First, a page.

The Select Committee on Artificial Intelligence kicked off its autumn program of public evidence sessions by talking to three academics about the ‘big picture’ issues associated with AI.
The UK Parliament has been showing its interest in the area of artificial intelligence (AI) for a while. A number of inquiries and consultations have been launched, including ones on the necessity to regulate AI and on the use of algorithms in decision-making.
Earlier this week, the Select Committee on Artificial Intelligence started its autumn program of public evidence sessions by talking to three experts about the ‘big picture’ issues associated with AI:
- Professor Dame Wendy Hall, Professor of Computer Science, University of Southampton, and chair of the soon to be published review into artificial intelligence on behalf of the Government;
- Professor Nick Bostrom, Director, Future of Humanity Institute;
- Professor Michael Wooldridge, Head of Department and Professor of Computer Science, University of Oxford.
The trio gave evidence to the Committee on Tuesday. (You can view the full recording of the session on the UK Parliament TV).
Among the many questions raised during the discussion was the question of the progress made by AI over the recent years. Professor Michael Wooldridge had to explain the difference between “general AI” and “narrow AI”, stressing that general AI has not seen much of an actual progress.
“General AI is the big dream of AI. It’s the dream that you see in Hollywood, it’s the dream of conscious machines, machines that are self-aware, that may have conversations like we are having right now. And that’s a very nebulous goal. There hasn’t been any substantial progress in general AI”, Professor Michael Wooldridge said.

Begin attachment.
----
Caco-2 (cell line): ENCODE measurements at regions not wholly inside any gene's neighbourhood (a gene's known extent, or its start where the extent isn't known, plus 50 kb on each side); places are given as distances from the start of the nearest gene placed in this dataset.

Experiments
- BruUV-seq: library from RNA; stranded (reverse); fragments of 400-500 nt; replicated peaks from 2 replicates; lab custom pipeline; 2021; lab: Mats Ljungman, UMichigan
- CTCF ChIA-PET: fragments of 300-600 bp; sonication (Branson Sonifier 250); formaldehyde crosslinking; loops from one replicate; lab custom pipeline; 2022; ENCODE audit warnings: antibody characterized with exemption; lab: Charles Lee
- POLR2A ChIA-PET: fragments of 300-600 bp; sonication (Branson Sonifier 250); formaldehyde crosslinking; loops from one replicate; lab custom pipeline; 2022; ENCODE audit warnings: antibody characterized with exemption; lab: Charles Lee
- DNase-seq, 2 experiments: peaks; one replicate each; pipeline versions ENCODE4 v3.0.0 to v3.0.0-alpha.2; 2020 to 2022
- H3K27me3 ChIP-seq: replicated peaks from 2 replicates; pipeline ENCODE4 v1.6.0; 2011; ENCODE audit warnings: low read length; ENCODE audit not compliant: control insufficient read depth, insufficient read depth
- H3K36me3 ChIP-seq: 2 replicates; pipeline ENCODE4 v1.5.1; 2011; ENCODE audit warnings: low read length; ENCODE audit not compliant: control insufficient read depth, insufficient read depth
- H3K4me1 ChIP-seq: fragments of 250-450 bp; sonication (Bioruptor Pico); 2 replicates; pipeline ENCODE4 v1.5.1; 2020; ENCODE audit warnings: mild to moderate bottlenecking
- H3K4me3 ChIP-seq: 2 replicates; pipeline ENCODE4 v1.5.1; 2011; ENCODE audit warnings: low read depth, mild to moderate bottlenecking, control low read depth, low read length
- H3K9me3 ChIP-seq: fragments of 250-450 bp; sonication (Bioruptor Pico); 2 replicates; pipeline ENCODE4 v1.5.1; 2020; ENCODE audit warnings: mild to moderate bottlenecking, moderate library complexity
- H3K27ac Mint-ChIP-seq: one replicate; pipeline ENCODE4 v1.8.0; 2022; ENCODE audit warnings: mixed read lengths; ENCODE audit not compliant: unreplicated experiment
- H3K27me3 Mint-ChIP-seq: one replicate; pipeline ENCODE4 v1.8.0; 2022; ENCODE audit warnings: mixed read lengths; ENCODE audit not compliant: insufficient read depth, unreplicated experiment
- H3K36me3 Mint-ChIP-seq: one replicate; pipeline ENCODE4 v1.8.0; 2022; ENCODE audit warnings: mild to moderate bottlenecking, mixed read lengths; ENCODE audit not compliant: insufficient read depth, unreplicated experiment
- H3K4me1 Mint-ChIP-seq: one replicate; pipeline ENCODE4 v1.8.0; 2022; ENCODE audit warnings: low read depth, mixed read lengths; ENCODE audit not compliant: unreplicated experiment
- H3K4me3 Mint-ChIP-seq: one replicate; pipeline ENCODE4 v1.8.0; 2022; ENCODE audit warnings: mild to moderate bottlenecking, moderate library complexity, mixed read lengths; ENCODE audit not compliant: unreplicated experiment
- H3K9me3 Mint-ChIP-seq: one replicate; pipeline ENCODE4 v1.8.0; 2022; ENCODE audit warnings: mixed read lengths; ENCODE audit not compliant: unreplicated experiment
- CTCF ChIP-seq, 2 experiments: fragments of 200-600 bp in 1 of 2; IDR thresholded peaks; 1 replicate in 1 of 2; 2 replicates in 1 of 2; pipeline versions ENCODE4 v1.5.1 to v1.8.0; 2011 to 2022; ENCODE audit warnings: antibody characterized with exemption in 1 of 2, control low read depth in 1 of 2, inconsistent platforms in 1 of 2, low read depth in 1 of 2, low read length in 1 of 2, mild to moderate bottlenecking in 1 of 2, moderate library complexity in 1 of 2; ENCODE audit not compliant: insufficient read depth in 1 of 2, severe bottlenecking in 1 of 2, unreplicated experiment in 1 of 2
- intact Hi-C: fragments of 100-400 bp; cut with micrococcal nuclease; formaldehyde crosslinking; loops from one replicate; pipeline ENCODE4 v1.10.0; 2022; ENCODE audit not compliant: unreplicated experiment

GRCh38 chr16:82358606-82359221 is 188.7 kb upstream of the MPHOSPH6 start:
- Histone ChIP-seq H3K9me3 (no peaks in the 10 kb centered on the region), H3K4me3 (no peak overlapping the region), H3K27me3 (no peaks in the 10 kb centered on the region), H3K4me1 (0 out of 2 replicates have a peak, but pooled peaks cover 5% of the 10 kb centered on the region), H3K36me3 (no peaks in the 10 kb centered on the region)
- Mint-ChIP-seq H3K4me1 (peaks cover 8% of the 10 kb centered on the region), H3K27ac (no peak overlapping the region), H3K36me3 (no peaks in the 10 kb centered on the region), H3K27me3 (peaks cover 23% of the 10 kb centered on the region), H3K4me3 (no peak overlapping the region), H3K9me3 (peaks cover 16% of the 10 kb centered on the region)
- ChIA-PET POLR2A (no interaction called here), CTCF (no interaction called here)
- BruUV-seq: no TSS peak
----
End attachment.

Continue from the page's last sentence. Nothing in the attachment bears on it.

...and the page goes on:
“All the progress in AI over the last decade which is real and substantial and exciting has been in narrow AI, which is on very narrowly focused tasks like recognizing faces”, Professor Michael Wooldridge explained.
Considering the advances of machine learning and the building of more sophisticated computer agents, the question of the possible impact of AI on the labor market was raised.
Professor Dame Wendy Hall stressed that “As with all big technological revolutions, overall, overtime, there will be more jobs created than lost. But that does not help the people whose jobs are going to be lost in the short term – anyone whose job is repetitive and can be replaced by some form of automation. That job is likely to go in the next 10-20 years”.
Asked what should be done by the lawmakers to mitigate any negative impact by AI on the labour market, she replied:
“What we should be doing in social reform is taking the opportunity to see what are the jobs that need people to do them and value these jobs.”
This echoes the stance of a number of financial services companies that have already adopted AI solutions. For instance, the CEO of Nordnet, which has recently hired a digital employee, explained that such a move would enable the human staff to do what humans do best.
In the European Union, there has been a lot of talk around the threat that AI presents to the labor market. In February this year, the European Parliament approved a resolution on robotics, with particular concerns voiced about job losses and ethical issues such as responsibility for any law violations committed by AI agents.
The problem about ethics and the possibility to somehow regulate AI was raised during the discussion on Tuesday too. The experts agreed that the necessary codes of practice already exist in numerous areas, but broader guidelines were dubbed not necessary.
Professor Michael Wooldridge said:
“AI-specific ethical guidelines, I’m not convinced is something that is particularly necessary. Nor AI law. Looking at specific areas – the data protection legislation that we have, would make sense but a general AI law – no.”